Coach: is there anything you want to do better mentally next time you head to the marathon starting line?

BG: I don’t know if I was being a macho man or what, but I didn’t take my bottles as seriously as I should have.  It wasn’t as much of a top priority as it should have been.  It is important to fuel because you are working the whole time.  It needs to be something that is part of the race planning and not something that is optional.

I think that just knowing the distance makes a big difference, but a marathon is its own beast and you really need to respect it.

Coach:  What are some key pieces of the puzzle provided by your coach?

BG: Everything is very calculated, so months out from the race, we have goals. Obviously we tweak things depending on training, but I think having those goals set out early allows you to think about it when I’m running by myself - I am already visualizing what I am going to do in various situations. So by the time I get to the race, I have already run through the race in a in a lot of different ways.  I feel like I am totally prepared and that gives me a lot of confidence going into a race like a marathon.

Coach: Who are some others with an approach you appreciate?

BG: Ryan Hall, because being his teammate and seeing what he went through in high school and college, to where he is now, that perseverance really says a lot about someone.  That is pretty awesome and I can take something away from it.  Everything is not always going to go perfectly, but if you stick with it, you can be one of the best in the world.  That has been a big piece of me keeping running after college.  It has worked out.  Seeing someone like Ryan go through what he has gone through has helped me feel like it could.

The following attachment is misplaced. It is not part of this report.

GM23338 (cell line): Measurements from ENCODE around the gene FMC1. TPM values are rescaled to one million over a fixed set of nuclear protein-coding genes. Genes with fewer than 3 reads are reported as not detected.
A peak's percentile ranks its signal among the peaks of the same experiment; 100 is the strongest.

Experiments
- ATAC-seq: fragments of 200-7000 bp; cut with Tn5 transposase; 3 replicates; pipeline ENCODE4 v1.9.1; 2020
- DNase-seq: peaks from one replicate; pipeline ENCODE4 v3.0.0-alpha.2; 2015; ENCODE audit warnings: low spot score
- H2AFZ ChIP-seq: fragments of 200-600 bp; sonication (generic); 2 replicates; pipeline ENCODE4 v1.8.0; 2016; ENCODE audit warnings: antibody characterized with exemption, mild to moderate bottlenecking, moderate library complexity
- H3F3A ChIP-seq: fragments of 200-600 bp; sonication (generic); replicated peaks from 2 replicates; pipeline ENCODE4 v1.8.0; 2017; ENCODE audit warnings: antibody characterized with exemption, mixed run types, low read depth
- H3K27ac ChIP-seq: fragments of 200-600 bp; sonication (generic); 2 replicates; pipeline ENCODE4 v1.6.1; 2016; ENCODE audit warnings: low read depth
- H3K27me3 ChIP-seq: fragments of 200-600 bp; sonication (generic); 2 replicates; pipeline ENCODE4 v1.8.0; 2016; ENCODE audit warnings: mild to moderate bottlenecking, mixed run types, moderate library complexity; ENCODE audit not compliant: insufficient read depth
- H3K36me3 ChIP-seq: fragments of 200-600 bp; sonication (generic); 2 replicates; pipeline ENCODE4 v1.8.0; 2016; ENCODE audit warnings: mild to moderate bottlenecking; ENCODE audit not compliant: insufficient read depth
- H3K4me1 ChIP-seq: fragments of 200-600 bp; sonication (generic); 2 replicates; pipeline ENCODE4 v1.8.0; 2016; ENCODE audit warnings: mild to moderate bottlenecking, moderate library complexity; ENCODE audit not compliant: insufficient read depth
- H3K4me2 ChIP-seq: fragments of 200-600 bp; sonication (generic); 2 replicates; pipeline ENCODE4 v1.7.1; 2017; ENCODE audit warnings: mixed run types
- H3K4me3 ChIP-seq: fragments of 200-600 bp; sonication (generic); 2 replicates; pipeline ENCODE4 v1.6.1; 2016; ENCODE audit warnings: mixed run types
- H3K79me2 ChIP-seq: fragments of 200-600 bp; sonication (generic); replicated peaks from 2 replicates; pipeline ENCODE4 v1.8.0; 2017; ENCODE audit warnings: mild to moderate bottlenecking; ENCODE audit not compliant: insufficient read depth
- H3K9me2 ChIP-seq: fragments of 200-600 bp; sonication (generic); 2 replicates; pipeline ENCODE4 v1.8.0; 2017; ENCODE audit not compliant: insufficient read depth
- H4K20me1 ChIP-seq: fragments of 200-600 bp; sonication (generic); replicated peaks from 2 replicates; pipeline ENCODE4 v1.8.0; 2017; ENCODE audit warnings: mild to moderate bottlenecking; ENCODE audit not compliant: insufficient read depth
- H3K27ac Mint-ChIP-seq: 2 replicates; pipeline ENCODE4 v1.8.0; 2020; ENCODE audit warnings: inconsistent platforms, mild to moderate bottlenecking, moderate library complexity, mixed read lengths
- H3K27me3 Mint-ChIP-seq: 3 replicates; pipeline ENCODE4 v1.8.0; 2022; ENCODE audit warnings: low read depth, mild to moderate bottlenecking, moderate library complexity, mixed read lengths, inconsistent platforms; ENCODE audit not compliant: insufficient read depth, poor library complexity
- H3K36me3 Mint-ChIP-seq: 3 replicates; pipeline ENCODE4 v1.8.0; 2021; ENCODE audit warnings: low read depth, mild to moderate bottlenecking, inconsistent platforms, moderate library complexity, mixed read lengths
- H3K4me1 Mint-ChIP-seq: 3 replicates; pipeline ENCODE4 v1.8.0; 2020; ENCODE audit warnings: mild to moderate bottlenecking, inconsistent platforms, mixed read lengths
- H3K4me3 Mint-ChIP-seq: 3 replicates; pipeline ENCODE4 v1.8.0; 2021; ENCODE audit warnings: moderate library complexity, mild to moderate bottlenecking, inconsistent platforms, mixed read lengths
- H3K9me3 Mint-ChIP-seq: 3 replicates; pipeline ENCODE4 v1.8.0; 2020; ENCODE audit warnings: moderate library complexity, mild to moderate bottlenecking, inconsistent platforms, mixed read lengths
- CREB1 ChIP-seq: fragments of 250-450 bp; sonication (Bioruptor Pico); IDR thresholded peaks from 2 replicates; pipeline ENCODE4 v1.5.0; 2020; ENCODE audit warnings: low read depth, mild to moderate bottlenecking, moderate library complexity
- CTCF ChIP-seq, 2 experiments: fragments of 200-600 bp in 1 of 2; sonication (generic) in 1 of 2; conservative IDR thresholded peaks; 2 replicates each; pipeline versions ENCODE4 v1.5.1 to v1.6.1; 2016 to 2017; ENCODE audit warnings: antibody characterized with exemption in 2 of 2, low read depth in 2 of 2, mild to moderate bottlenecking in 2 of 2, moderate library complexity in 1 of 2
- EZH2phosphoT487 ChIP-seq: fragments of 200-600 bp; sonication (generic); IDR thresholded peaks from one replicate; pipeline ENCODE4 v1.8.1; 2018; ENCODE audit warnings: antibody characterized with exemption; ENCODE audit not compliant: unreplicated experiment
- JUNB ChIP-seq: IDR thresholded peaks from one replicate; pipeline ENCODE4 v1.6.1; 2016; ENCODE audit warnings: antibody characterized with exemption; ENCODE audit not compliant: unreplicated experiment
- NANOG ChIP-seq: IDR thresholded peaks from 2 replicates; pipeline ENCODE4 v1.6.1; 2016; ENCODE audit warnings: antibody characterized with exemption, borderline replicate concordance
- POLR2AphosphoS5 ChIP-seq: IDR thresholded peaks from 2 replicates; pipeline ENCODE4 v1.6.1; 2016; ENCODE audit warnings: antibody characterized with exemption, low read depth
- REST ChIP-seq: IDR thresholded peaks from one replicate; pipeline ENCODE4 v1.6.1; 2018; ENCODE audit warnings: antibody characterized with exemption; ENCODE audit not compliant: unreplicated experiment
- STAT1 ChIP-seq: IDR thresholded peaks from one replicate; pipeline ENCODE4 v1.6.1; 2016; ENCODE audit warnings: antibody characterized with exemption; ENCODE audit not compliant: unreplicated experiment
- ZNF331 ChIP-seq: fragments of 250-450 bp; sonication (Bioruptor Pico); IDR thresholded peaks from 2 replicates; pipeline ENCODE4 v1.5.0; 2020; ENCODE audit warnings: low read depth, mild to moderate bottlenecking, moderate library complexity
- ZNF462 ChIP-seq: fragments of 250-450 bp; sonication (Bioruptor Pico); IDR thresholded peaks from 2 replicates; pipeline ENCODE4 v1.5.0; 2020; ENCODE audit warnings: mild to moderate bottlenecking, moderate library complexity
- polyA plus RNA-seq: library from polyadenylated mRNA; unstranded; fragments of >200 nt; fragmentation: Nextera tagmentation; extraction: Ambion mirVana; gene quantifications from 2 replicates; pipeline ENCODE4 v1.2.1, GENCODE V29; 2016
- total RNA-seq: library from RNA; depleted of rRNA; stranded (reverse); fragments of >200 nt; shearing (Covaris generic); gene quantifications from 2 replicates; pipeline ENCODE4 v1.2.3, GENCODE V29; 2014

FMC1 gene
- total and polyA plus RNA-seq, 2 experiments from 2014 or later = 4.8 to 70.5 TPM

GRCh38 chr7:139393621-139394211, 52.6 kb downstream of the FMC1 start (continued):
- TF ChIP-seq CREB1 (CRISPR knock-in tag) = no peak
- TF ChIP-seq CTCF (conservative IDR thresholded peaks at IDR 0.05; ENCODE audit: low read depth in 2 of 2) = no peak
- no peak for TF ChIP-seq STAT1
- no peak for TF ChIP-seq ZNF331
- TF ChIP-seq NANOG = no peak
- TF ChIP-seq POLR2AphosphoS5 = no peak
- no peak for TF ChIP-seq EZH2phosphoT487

Also, Rod Dixon, the New Zealand 1500 meter guy, who won the New York City Marathon in 2:08.  I saw the video of the race and it was just the toughest I have ever seen anyone run.  I was like,  “Wow.  That is what it takes to be a great marathoner!”

Last modified on March 31, 2011
Dena Evans

Dena Evans

Dena Evans joined runcoach in July, 2008 and has a wide range of experience working with athletes of all stripes- from youth to veteran division competitors, novice to international caliber athletes.

From 1999-2005, she served on the Stanford Track & Field/ Cross Country staff. Dena earned NCAA Women’s Cross Country Coach of the Year honors in 2003 as Stanford won the NCAA Division I Championship. She was named Pac-10 Cross Country Coach of the Year in 2003-04, and West Regional Coach of the Year in 2004.

From 2006-08, she worked with the Bay Area Women’s Sports Initiative, helping to expand the after school fitness programs for elementary school aged girls to Mountain View, East Menlo Park, and Redwood City. She has also served both the Stanford Center on Ethics and the Stanford Center on the Legal Profession as a program coordinator.

Dena graduated from Stanford in 1996.